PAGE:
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CASE REPORT
Neurogenic bladder in an adolescent woman with an ovarian tumour: an unusual presentation of anti-NMDA-receptor encephalitis
  1. Natasha Soong-Ying Liou and
  2. Fredric Willmott
  1. Department of Obstetrics and Gynaecology, Whipps Cross University Hospital, Bart’s Health Trust, London, UK
  1. Correspondence to Dr Natasha Soong-Ying Liou, natasha.liou{at}gmail.com

Abstract

Anti-N-methyl-D-aspartate (NMDA) receptor encephalitis is rarely seen in women with ovarian teratoma. It is characterised by neuropsychiatric symptoms and may also cause autonomic imbalance. We present the case of a 16-year-old nulliparous woman who presented with an acute history of seizures and neurogenic bladder. Antiviral and antiepileptic therapy conferred no therapeutic benefit. A cystic pelvic mass measuring 185×140×92 mm was identified separate from the bladder. Serum titres of NMDA receptor antibodies were significantly elevated. The mass was surgically removed and histology revealed benign ovarian teratoma with NMDA receptors. The patient made a rapid improvement and had full resolution of urinary and neuropsychiatric symptoms within 1 year. This case demonstrates that increased awareness in adolescents is crucial for avoiding symptom dismissal, misdiagnosis and inappropriate treatment of this condition. Surgical removal of the teratoma should be the first line therapy of anti-NMDA-receptor encephalitis as this often leads to symptom resolution soon after.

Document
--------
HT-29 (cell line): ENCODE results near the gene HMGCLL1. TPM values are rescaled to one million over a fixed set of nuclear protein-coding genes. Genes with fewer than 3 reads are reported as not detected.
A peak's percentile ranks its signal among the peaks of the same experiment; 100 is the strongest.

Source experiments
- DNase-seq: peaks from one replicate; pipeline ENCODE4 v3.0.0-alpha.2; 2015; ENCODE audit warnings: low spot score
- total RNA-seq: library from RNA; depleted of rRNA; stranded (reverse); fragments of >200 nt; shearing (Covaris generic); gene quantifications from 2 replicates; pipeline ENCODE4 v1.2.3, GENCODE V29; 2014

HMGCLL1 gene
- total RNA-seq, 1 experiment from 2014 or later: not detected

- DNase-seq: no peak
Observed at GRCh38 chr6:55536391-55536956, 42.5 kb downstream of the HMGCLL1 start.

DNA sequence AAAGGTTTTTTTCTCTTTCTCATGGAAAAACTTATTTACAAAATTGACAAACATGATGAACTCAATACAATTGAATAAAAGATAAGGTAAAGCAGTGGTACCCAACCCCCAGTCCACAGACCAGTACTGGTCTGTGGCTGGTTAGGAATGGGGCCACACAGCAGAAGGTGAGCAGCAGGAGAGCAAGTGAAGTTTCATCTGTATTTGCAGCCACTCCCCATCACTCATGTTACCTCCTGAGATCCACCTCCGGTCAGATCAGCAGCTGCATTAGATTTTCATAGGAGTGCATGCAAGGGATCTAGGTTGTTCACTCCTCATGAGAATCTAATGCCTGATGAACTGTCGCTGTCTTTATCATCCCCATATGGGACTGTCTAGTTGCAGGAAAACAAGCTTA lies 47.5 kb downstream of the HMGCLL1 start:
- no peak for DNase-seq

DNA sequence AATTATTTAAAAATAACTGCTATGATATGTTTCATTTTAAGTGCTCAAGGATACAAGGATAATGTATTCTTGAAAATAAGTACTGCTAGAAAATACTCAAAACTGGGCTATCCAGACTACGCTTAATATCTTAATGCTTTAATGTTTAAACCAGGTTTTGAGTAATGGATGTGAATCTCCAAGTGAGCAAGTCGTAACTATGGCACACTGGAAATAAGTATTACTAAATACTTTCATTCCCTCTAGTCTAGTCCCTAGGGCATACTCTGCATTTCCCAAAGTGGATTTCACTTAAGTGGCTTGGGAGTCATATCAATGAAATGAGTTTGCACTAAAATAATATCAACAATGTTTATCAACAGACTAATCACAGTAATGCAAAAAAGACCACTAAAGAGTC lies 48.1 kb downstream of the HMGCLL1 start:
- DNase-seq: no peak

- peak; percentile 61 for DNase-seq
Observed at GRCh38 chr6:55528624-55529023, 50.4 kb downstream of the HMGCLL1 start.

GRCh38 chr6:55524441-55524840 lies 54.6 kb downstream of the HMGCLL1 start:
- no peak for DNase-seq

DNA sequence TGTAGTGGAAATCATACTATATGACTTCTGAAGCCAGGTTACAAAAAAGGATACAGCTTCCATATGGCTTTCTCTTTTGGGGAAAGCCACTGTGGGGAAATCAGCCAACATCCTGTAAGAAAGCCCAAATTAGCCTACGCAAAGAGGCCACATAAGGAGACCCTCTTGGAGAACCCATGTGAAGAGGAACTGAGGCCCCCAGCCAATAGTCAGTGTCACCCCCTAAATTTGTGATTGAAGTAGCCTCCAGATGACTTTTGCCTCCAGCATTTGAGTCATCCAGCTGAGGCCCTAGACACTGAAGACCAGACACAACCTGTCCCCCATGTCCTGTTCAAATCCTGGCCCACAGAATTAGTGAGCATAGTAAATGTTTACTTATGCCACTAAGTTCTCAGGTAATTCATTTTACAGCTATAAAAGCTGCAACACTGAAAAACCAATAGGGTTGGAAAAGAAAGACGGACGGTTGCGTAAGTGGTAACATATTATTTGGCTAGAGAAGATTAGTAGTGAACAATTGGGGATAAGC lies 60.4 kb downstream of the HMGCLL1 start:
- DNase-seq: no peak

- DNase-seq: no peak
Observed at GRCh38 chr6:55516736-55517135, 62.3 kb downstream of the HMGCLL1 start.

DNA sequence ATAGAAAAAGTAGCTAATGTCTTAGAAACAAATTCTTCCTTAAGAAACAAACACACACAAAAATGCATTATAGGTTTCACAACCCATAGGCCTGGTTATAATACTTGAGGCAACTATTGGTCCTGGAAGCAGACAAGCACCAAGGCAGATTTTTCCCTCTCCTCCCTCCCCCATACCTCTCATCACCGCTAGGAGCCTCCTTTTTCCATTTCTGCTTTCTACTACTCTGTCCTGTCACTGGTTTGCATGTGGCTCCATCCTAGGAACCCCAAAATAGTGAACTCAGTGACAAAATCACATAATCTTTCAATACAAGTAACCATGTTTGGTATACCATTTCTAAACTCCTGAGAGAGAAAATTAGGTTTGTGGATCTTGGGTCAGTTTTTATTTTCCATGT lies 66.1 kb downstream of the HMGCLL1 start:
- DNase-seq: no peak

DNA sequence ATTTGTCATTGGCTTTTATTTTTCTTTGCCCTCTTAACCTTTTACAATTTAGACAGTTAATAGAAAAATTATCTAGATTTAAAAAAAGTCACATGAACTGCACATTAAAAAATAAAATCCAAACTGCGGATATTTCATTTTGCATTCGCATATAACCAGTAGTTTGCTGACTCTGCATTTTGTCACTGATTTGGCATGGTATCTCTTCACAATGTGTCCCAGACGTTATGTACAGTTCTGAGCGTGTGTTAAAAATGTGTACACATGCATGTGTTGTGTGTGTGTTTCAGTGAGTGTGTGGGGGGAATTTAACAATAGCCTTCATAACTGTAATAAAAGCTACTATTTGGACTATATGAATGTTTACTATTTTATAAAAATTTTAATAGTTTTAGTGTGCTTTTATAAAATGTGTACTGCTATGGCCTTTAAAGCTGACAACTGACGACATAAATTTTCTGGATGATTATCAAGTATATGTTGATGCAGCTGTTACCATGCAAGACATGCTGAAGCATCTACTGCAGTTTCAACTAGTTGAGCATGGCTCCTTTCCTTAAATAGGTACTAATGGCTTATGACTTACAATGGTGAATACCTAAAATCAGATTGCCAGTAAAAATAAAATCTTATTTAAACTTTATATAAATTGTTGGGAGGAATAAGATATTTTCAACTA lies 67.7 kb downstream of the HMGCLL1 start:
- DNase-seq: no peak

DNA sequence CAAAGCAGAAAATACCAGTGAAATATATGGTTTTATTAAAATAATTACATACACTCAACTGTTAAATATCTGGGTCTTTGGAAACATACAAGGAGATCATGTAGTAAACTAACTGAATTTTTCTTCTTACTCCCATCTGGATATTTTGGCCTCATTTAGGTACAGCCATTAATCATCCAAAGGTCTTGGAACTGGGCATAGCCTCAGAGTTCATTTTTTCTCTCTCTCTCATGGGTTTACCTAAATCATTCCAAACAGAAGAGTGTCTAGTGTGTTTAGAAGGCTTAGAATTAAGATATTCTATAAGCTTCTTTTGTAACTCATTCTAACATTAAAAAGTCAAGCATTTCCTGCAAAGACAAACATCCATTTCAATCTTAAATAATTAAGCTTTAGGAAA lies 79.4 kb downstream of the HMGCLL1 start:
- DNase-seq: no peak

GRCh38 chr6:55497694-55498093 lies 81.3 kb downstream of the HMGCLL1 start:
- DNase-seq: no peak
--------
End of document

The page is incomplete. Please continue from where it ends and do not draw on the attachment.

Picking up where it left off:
• epilepsy and seizures
  • paediatric oncology
  • child and adolescent psychiatry (paediatrics)
  • cancer - see oncology
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Footnotes

  • Contributors FW was the primary clinician for the care of the patient. NS-YL performed the literature review and wrote the manuscript. FW and NS-YL read and approved the final manuscript.

  • Funding The authors have not declared a specific grant for this research from any funding agency in the public, commercial or not-for-profit sectors.

  • Competing interests None declared.

  • Provenance and peer review Not commissioned; externally peer reviewed.

  • Patient consent for publication Obtained.

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